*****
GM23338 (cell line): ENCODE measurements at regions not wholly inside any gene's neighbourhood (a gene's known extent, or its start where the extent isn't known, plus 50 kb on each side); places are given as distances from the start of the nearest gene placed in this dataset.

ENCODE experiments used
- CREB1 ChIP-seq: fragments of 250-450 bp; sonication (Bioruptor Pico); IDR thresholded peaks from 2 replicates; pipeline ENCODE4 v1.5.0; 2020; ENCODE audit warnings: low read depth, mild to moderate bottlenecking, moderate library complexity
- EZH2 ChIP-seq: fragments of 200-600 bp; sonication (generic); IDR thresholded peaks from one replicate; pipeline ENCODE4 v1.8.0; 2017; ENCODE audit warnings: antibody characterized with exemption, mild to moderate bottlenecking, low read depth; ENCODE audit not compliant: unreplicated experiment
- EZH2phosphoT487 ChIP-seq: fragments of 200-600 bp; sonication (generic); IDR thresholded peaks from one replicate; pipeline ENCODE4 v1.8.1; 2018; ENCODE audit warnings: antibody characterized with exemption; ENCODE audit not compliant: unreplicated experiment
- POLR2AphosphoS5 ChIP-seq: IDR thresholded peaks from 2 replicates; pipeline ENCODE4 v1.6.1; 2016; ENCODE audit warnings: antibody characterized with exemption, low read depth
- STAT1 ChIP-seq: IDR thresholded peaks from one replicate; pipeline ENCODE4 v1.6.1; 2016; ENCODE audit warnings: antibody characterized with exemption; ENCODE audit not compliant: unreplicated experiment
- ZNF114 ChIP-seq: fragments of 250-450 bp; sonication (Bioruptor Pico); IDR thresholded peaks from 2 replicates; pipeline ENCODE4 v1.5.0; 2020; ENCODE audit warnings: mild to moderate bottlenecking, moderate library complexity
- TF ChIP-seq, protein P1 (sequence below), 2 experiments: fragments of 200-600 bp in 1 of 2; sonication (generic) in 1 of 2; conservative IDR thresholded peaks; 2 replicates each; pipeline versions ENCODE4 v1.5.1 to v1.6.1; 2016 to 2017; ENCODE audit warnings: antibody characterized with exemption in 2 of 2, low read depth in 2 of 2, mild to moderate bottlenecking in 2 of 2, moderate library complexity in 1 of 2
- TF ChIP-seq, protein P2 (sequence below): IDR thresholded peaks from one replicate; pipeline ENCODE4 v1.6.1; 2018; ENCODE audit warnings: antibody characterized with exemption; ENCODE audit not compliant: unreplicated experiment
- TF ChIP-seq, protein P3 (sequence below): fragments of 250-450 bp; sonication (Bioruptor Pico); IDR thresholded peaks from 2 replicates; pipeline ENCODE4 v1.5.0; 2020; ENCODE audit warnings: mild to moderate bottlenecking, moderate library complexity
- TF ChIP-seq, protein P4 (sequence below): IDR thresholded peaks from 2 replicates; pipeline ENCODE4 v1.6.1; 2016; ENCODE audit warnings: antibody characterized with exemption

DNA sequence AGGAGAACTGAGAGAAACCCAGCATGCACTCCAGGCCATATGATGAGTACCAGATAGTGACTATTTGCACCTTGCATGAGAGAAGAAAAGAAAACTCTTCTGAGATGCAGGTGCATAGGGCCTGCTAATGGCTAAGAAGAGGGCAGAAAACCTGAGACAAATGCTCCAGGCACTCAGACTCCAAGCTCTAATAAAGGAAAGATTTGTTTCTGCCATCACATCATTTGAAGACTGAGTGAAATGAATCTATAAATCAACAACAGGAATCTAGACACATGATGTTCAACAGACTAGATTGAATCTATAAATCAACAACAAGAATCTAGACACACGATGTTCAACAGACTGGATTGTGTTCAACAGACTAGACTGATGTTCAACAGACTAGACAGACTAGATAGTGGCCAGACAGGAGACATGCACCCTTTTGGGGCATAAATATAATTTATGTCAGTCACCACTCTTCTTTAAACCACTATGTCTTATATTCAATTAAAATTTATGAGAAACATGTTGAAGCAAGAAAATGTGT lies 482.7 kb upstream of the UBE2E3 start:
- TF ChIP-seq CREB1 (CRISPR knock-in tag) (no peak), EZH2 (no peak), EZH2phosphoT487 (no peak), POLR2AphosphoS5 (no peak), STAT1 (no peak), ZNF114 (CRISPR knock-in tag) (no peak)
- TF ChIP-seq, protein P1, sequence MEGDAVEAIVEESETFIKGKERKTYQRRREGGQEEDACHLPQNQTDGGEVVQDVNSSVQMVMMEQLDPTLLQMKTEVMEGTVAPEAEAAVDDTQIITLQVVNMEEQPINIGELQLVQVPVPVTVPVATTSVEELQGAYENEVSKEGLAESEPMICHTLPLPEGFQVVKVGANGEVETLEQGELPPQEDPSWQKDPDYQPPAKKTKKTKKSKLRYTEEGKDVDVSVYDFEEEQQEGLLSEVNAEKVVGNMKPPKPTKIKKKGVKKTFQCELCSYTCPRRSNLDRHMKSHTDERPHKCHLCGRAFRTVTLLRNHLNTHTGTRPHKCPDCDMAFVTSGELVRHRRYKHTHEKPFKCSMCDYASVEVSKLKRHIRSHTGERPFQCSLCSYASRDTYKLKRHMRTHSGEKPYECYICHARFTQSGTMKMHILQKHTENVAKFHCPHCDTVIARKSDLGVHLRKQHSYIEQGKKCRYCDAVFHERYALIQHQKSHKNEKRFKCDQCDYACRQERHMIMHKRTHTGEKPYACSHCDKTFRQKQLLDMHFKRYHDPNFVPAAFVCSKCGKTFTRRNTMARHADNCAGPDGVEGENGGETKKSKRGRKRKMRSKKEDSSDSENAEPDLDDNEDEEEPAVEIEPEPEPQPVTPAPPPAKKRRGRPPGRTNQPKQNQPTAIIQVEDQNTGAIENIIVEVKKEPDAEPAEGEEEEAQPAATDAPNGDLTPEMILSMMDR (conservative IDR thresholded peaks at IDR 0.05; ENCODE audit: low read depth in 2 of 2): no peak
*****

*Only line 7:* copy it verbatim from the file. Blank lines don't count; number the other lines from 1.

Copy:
- STAT1 ChIP-seq: IDR thresholded peaks from one replicate; pipeline ENCODE4 v1.6.1; 2016; ENCODE audit warnings: antibody characterized with exemption; ENCODE audit not compliant: unreplicated experiment